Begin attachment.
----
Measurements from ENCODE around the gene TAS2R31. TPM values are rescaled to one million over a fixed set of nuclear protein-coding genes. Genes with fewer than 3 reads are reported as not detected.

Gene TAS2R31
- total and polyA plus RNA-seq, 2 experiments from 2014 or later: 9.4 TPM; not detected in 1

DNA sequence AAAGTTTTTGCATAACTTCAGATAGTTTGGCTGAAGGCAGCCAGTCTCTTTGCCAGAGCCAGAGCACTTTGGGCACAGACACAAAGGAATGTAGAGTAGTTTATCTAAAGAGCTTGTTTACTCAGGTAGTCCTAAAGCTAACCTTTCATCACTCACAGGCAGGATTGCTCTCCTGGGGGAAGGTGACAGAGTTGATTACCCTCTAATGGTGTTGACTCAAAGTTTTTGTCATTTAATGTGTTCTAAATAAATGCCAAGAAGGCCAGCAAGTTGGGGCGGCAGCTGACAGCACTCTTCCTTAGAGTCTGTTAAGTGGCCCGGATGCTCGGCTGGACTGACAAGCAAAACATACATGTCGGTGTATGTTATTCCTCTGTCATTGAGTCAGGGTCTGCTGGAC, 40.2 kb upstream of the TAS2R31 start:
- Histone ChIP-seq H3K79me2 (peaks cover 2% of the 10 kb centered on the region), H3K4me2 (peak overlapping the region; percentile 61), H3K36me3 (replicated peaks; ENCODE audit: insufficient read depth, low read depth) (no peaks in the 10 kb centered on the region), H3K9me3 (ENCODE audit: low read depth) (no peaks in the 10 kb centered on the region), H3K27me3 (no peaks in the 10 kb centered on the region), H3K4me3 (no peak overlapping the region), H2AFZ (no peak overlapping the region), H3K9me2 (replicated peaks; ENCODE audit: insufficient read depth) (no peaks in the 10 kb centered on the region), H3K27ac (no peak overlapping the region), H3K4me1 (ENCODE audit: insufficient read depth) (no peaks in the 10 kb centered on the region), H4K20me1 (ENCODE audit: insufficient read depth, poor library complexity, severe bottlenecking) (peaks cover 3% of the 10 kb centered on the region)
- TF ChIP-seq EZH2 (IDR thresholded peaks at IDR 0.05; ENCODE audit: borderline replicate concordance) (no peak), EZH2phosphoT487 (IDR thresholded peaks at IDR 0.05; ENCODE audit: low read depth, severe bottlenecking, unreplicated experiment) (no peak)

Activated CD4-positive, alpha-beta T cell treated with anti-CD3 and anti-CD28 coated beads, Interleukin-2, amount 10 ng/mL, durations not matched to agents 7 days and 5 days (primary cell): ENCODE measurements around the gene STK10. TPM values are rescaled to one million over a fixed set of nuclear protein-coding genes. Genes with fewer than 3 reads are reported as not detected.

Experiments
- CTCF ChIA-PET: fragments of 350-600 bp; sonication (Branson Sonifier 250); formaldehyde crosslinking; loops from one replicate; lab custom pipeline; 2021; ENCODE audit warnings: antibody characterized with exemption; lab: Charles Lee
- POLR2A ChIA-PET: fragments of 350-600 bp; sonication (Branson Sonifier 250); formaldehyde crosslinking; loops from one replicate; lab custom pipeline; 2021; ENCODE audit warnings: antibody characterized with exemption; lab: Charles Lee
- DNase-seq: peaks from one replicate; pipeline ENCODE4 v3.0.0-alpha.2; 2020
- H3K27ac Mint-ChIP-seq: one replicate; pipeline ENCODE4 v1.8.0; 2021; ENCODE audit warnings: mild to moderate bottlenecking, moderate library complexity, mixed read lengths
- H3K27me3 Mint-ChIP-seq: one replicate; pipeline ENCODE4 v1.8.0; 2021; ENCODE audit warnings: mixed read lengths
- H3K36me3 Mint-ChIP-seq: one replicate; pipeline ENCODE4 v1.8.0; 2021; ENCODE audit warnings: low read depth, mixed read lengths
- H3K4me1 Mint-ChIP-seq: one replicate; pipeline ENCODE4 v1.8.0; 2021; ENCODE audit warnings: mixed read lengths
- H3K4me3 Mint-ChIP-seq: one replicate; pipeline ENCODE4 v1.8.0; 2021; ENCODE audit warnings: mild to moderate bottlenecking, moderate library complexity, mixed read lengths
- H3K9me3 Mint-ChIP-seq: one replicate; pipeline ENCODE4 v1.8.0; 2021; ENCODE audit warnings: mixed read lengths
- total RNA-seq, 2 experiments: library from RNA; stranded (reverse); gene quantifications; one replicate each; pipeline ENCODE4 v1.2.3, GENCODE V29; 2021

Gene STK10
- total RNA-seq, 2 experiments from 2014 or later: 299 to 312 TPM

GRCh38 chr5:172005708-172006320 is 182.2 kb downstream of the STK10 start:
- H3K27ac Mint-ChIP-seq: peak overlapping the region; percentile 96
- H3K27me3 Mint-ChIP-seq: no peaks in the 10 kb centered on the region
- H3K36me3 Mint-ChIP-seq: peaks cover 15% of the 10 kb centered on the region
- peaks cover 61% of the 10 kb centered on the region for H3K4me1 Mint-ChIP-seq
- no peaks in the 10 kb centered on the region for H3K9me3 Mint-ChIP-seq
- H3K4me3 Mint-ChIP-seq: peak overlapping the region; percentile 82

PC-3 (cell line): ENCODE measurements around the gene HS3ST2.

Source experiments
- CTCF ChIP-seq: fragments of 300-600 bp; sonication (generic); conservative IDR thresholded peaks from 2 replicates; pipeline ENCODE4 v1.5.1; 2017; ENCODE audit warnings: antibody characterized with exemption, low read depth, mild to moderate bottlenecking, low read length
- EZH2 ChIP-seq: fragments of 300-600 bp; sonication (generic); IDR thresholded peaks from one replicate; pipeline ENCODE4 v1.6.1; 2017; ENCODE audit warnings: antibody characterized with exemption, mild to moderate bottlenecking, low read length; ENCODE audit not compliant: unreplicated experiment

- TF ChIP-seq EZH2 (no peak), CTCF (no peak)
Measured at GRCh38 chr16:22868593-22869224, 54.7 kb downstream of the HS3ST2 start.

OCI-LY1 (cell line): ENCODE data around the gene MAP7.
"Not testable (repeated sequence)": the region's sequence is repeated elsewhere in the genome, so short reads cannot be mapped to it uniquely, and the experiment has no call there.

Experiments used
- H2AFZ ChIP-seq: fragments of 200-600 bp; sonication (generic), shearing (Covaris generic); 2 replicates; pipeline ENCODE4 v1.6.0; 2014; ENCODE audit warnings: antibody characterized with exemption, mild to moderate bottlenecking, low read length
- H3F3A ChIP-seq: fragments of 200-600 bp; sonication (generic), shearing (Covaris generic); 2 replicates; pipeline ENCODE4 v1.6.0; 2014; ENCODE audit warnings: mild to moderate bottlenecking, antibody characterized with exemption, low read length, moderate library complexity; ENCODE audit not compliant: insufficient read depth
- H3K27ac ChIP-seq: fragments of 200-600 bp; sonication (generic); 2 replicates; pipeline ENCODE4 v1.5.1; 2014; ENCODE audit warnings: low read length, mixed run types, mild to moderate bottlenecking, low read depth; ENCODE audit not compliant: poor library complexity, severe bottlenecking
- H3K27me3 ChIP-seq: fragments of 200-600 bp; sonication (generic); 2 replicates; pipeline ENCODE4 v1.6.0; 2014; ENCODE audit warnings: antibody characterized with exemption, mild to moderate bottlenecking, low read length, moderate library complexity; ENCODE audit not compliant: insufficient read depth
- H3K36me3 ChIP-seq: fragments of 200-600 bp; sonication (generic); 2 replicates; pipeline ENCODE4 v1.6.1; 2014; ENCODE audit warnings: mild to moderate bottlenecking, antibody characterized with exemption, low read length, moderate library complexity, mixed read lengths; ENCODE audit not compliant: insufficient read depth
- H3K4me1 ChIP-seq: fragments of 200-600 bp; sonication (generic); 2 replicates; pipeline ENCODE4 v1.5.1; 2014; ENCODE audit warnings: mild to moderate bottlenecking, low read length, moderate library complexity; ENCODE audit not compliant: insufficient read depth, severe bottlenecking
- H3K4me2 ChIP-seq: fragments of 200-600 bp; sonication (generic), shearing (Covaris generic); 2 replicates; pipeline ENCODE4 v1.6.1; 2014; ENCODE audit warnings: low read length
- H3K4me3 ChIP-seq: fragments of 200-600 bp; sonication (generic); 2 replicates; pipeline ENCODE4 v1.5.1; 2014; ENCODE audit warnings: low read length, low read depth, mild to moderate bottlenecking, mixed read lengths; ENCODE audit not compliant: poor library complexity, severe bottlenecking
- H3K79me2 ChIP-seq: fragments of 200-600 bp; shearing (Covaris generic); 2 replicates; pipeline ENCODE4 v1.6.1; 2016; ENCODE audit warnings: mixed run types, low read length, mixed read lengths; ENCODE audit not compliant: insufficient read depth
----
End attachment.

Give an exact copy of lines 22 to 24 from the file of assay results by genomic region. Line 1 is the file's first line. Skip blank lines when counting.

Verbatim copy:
- H3K27ac Mint-ChIP-seq: peak overlapping the region; percentile 96
- H3K27me3 Mint-ChIP-seq: no peaks in the 10 kb centered on the region
- H3K36me3 Mint-ChIP-seq: peaks cover 15% of the 10 kb centered on the region